WESSEL: If President Obama invited you into the Oval Office, told you that he recognized that the economic policies he has pursued to date haven't had the desired outcome, and gave you five minutes to tell him what in your opinion he should do now (setting aside whether Congress would go along)?
DELONG: I would say: Mr. President: When you took office, you quickly became convinced for some reason that we were going to see a rapid, "V"-shaped recovery. Hence you took your task to be (a) stopping the panic, (b) recapitalizing the banking system, and (c) filling in a good chunk of the demand gap with the Recovery Act. Then, you thought, the task of macroeconomic stabilization would be finished. And so you turned your attention to (i) health care reform, (ii) financial regulation, (iii) long-run budget balance, and other issues.
This was wrong. We do not have a "V" but rather an "L". Our expectations that the market was strong enough to return the economy to its long-run full-employment configuration within a couple of years--perhaps with assistance from the Federal Reserve--was wrong. The short run of slack aggregate demand, high unemployment, and low capacity utilization looks as though it will last not two to three years after the downturn begin but five to ten years--or more.
What to do? If Milton Friedman were here to advise you, he would give the same advice he gave Japan in the 1990s: Have the Federal Reserve buy bonds for cash. Have it keep buying bonds for cash until total nominal spending in the economy is on a satisfactory trajectory. Announce that it is going to keep buying bonds for cash until total nominal spending is on a satisfactory trajectory.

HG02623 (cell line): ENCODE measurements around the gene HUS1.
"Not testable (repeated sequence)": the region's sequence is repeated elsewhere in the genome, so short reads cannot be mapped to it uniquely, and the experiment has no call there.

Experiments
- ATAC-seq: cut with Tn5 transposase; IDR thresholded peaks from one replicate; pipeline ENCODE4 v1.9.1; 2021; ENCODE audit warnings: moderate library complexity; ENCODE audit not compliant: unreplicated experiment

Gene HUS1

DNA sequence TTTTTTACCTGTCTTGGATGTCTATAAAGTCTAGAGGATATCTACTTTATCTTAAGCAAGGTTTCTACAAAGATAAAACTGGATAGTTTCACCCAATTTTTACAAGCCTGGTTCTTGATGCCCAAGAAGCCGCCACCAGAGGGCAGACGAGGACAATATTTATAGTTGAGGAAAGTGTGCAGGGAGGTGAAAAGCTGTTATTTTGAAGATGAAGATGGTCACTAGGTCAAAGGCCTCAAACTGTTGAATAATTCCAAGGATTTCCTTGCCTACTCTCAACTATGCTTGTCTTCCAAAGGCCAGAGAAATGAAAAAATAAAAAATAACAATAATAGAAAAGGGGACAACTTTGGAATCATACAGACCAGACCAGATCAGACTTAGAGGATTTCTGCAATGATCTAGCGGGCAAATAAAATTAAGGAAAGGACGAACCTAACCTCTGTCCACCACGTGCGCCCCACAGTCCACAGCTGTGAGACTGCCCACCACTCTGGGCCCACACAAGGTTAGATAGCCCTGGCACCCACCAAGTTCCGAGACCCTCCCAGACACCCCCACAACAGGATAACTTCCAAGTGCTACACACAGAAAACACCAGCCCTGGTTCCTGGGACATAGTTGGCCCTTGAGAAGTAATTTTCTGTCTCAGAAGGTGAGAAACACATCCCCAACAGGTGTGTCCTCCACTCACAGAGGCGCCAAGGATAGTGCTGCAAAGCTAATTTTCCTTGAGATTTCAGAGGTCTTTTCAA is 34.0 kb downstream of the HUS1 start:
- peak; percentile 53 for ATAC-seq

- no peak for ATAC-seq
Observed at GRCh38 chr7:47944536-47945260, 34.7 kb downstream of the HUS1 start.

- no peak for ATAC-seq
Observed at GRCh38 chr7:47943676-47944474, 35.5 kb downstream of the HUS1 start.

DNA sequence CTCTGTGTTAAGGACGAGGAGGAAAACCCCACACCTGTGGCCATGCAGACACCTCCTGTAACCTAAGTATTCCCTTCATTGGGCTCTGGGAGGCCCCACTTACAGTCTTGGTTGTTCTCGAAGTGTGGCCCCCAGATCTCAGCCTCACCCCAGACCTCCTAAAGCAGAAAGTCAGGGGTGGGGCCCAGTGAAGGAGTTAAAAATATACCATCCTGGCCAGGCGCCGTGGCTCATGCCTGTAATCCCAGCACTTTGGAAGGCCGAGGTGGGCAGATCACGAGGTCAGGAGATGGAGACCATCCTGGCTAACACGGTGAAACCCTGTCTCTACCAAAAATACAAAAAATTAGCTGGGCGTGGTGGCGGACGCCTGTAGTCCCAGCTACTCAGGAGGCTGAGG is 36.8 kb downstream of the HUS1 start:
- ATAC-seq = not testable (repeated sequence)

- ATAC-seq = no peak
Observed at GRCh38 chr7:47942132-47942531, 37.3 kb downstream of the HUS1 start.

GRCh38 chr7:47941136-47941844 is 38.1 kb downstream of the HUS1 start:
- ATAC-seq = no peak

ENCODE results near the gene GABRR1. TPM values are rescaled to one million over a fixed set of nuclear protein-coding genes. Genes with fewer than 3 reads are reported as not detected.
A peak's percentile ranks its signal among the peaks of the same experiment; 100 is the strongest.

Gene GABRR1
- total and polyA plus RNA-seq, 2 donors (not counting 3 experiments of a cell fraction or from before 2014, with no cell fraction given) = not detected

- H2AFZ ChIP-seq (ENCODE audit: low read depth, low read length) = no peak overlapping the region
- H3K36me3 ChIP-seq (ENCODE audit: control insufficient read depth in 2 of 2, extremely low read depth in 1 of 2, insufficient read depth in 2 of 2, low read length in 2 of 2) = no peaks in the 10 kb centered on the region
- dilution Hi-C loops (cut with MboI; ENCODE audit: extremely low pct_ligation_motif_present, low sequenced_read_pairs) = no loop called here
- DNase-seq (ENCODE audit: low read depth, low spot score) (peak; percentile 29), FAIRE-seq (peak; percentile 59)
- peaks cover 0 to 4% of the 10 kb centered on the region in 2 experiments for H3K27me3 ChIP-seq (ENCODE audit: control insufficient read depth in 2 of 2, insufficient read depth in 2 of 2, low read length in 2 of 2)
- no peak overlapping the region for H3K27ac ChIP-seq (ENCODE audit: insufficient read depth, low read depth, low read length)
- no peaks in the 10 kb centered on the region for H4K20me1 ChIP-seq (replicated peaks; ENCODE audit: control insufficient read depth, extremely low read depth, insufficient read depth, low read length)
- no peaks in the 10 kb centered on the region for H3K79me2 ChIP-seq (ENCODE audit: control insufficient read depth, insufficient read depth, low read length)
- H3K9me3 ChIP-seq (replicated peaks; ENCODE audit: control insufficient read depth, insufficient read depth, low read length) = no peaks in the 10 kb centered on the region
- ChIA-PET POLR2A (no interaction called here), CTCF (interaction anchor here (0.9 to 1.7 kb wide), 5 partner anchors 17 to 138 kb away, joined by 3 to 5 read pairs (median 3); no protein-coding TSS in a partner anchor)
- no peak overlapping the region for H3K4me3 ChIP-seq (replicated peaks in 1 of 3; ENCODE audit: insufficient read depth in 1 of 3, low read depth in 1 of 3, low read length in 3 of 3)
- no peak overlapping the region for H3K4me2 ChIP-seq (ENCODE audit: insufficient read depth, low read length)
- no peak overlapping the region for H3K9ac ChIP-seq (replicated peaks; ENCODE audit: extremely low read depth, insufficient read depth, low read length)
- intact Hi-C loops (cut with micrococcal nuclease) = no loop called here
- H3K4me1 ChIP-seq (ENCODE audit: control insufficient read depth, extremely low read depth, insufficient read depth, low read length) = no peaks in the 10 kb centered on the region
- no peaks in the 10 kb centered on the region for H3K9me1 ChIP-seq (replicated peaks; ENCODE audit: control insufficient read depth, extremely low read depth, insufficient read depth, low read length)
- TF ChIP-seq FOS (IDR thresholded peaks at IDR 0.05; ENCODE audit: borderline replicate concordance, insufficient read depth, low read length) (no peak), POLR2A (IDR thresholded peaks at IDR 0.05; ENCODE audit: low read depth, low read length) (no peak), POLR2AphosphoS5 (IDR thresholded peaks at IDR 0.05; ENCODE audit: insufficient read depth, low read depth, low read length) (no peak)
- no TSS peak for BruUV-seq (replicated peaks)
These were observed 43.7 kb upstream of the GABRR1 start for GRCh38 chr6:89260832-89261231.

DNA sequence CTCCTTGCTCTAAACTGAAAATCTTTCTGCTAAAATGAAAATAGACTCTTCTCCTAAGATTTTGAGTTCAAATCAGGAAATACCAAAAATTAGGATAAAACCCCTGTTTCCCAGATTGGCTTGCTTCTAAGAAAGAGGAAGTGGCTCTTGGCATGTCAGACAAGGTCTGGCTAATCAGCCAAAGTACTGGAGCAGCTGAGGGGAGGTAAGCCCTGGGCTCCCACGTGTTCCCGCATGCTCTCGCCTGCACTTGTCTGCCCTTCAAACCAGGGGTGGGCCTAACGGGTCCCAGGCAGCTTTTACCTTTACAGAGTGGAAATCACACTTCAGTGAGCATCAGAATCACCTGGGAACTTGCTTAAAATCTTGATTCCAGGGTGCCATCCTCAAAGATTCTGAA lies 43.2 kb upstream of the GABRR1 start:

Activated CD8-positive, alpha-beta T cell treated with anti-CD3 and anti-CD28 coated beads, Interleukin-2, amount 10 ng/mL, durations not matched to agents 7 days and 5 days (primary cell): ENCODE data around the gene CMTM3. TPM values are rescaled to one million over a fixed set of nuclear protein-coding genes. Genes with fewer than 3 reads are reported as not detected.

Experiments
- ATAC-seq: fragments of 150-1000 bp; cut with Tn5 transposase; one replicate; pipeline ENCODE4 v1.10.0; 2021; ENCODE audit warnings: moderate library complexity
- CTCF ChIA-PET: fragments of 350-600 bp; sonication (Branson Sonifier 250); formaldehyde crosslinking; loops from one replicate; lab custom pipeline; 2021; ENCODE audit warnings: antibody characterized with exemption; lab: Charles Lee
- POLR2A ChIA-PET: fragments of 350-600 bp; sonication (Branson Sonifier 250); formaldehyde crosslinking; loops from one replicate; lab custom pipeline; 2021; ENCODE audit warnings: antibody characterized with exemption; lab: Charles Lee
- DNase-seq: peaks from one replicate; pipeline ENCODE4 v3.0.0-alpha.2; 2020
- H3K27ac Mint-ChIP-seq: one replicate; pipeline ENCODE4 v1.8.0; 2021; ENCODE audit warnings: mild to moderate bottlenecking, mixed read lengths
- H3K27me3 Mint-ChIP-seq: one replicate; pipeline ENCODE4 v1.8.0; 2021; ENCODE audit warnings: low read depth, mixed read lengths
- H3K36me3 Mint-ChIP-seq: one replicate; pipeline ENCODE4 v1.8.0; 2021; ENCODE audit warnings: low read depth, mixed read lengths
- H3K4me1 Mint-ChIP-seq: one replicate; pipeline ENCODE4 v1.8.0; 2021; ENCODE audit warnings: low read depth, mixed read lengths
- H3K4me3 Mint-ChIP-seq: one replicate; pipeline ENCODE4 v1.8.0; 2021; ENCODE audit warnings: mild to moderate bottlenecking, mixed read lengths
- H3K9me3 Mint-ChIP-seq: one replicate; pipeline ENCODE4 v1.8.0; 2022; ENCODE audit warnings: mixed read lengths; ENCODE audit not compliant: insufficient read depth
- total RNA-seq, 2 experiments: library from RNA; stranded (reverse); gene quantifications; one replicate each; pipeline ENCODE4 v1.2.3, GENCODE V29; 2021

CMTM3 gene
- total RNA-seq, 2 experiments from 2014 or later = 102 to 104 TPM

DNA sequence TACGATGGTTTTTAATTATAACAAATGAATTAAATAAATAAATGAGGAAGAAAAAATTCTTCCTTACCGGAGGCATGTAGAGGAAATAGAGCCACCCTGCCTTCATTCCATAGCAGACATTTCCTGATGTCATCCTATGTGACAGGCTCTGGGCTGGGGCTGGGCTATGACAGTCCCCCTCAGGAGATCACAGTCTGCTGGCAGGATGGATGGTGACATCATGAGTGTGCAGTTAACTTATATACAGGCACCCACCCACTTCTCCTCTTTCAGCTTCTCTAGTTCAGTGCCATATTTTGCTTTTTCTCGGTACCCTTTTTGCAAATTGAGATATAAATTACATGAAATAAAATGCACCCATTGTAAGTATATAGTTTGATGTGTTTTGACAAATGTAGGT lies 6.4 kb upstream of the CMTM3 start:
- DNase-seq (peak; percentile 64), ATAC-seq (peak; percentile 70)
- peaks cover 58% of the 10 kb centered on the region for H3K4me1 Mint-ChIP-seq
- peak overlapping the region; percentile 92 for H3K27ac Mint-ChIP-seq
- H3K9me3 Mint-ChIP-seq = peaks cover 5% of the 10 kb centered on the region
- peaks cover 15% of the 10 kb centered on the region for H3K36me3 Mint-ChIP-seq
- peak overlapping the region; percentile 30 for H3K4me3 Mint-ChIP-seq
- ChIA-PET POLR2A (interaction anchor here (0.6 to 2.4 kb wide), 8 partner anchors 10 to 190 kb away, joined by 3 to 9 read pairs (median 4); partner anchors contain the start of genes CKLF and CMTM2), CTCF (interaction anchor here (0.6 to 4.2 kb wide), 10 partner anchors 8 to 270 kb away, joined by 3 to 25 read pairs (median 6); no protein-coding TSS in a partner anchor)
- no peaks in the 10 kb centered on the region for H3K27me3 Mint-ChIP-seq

Milton Friedman's teacher, the ur-monetarist Jacob Viner, had a somewhat different take. Viner worried that when--as now--interest rates are very low, people have no incentive to spend their cash. And when you take bonds out of circulation you reduce the supply and further lower interest rates further. Viner sought a way to boost the money stock without pushing interest rates down further. He recommended coordinated monetary and fiscal expansion: the Federal Reserve buys bonds for cash, and the Treasury than issues bonds and spends, in order to (a) expond the money supply, (b) directly put people to work and © keep falling interest rates from further depressing monetary velocity and so crowding out the beneficial effects of monetary expansion.
Both Friedman and Viner would, right now, say that the problem is that their policy recommendations have not been tried on a large enough scale commensurate with the seriousness of the problem.
And when will it be time to think about long-term budget balance? As I believe my colleague Christina Romer used to tell you every single week: the bond market and the inflation rate will tell you when it is time to turn to dealing with long-term budget balance. They are certainly not telling you to do so now.